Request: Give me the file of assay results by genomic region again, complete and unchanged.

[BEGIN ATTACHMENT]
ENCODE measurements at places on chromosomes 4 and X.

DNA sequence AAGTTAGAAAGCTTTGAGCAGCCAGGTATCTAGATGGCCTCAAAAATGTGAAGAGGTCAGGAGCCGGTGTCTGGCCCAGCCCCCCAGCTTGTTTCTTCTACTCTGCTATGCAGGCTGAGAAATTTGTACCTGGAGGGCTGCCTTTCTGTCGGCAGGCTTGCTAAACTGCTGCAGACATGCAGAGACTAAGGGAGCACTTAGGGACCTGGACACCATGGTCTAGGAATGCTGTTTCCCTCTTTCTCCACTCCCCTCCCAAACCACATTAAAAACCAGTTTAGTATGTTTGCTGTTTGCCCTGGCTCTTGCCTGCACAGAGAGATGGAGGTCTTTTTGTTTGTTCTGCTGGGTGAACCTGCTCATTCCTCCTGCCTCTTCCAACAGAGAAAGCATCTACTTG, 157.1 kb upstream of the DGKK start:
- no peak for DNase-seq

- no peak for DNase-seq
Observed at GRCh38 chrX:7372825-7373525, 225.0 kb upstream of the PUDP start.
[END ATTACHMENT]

ENCODE measurements at places on chromosomes 4 and X.

DNA sequence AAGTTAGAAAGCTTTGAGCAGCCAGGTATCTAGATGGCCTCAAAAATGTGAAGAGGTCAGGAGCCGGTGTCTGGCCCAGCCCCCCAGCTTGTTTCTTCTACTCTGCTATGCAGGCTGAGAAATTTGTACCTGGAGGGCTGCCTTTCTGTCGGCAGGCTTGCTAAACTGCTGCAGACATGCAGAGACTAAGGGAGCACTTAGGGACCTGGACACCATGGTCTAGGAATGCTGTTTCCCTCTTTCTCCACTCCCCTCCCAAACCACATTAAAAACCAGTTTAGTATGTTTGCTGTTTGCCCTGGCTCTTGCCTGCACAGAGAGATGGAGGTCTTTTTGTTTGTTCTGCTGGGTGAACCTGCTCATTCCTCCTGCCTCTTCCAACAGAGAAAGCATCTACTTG, 157.1 kb upstream of the DGKK start:
- no peak for DNase-seq

- no peak for DNase-seq
Observed at GRCh38 chrX:7372825-7373525, 225.0 kb upstream of the PUDP start.